Where nearly all of the new cars for the IRT during the period of fleet replacement were almost identical in appearance, every contract of new cars for the BMT and IND followed a different body design. While the R32 and R38 were modifications on a standard design and differed considerably, another new body style was in the works which looked like nothing that had run on the rails of the system. During the administration of Mayor John V. Lindsay an order for 400 new cars for the IND was about to be placed. Mr. Lindsay brought up the idea that subway cars were too boxy looking and a more stylish body for the new cars ought to be introduced. A contract was let to Raymond Loewy Associates to design the new carbody for what was to become the R40's. This firm was responsible for the ageless (if not radical when new) body styling of the famous GG1 electric crowd locomotive of the Pennsylvania Railroad. Unfortunately traffic and passenger crowding conditions on the New York subway were not taken into consideration while the new cars were being planned.

In 1967 and into 1968 the St. Louis Car Company would deliver the 400 cars of contract R40. By the time delivery was complete the supposed new standard car for the system had been thru two major design modifications.

The ends of these cars was something different altogether! Rather than having perfectly vertical ends, the ends of each two-car married pair set were raked back in a design that might have looked good on the leading end of the train but did not look good where pairs of cars were coupled together and was under all circumstances dangerous. No pantograph gates could be mounted on these cars as built, because the gap at the couplings where married pairs met was too great. Crowds of passengers on the platforms are a way of life on the system and for over 60 years there were gates between cars to keep people from being shoved between cars and onto the tracks. The R40 had gaping spaces where the ends of married pairs were coupled. In addition, the convenience of passing between cars was of necessity curtailed at these couplings by locking the end doors at those locations. There was no way of mounting any hardware for a passenger to hold onto while passing between cars, and a jolt in the ride of the train could cause a fatality to anyone passing between cars at that time.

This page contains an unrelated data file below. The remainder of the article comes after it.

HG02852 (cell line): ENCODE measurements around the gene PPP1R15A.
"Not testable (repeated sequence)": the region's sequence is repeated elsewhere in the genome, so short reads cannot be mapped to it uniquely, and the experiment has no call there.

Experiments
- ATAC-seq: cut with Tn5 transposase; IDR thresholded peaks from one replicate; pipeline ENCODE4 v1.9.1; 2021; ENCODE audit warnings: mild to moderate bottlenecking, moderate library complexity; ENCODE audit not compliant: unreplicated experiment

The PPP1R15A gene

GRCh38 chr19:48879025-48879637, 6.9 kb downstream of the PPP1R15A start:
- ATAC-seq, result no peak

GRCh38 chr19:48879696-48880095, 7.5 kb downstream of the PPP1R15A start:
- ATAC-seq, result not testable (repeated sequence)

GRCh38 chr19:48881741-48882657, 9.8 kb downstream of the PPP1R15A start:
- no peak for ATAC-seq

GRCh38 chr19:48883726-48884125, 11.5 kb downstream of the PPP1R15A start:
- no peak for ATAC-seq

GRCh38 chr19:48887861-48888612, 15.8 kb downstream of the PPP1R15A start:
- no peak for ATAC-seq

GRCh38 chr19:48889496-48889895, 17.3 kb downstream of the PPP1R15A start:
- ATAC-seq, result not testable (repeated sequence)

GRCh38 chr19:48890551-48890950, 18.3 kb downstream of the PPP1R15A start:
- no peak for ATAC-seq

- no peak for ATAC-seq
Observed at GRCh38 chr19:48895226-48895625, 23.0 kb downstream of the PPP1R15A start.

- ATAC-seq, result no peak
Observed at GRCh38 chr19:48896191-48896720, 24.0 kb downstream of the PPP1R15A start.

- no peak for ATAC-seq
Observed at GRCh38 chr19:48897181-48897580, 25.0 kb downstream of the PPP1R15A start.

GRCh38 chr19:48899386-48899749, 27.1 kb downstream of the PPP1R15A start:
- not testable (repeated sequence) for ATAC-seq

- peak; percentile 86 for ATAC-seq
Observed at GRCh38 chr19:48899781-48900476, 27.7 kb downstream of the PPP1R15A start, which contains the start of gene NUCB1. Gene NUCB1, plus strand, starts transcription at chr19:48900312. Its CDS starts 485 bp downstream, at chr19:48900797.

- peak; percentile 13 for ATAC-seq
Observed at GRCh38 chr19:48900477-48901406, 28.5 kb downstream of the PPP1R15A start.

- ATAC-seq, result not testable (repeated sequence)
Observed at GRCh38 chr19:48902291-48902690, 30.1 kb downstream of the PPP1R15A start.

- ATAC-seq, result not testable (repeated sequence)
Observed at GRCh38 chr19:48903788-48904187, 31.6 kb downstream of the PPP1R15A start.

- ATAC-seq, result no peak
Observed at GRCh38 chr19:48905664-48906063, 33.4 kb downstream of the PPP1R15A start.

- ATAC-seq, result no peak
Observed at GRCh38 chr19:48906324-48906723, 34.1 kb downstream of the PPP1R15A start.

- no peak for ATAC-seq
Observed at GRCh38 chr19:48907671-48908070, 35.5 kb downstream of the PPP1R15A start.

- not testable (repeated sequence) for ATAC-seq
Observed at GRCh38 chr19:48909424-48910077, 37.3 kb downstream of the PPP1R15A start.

Slant end R40's await a run on the line at Coney Island. Graffiti was then only beginning to show its ugly face.

This defect would in time be modified by having a mess of ugly hardware added to the slanted ends of these cars which would provide safer passage between cars and also afforded a means of providing the pantograph safety gates at those locations. What might have been a good styling for another railroad certainly wasn't a good idea here. A modified body would be provided on the last 100 cars of this contract but for the first 300 the damage was already done.

In other areas the R40 was sharp looking. For the first time since the construction of the IRT Composites in 1902 a fleet of cars was delivered with a mildly curved side. Picture windows were larger than on prior orders, and the fluting of the stainless steel car side was thinner than on previous orders. Below the window level was a neat semicircular depression a few inches high which added a little spunk. The side signs were mounted above a picture window on each side of the car and the interior side of the signs had a map of stations and connections for the line indicated by the signage. The one big sign had route and destinations, replacing the set of three roller signs which had been used on previous cars. Cranks for changing these signs were not installed on these cars; instead, conductors were issued cranks to insert in a hole to change them. This eliminated tampering by unauthorized persons which caused improper display of routings. The end sign was different too. No more of the small-lettered route and destination signs, no more marker lights to indicate routing to towermen. The end signs were now a big letter about 2 ft. wide and 3 ft. high, such as F, the line to which these cars were first assigned. Background color on the F sign was magenta, E was turquoise, etc. There were several different colors assigned to routes of different districts and this one color for sign background, if not the huge letter, would show personnel and passengers alike which train it was at a quick glance.

Another defect in the R40's was the shape of the fiberglass seat cushions, with a low back and little curvature to allow for seated comfort.

The last 100 of the R40's were delivered with a vertical end which was in all respects better looking and more practical for conditions on the system. These last 100 R40's established a basic "MTA look" which would show not only on subway cars but on suburban commuter rail cars as well, built for cousins of the subway such as the Long Island Railroad.


Class R40M, modified with straight ends, a la R42, is new in this photo taken at Coney Island Yard. These were renumbered later (4450-4549) to be in consecutive series with the R42 which followed. This design was an improvement over the original both aesthetically and practically. New York City Transit Authority. [This is not the same photo as used in the book; almost identical view of R40M 4256 at Coney Island Yard, January 12, 1969. Photo by Doug Grotjahn, collection of Joe Testagrose.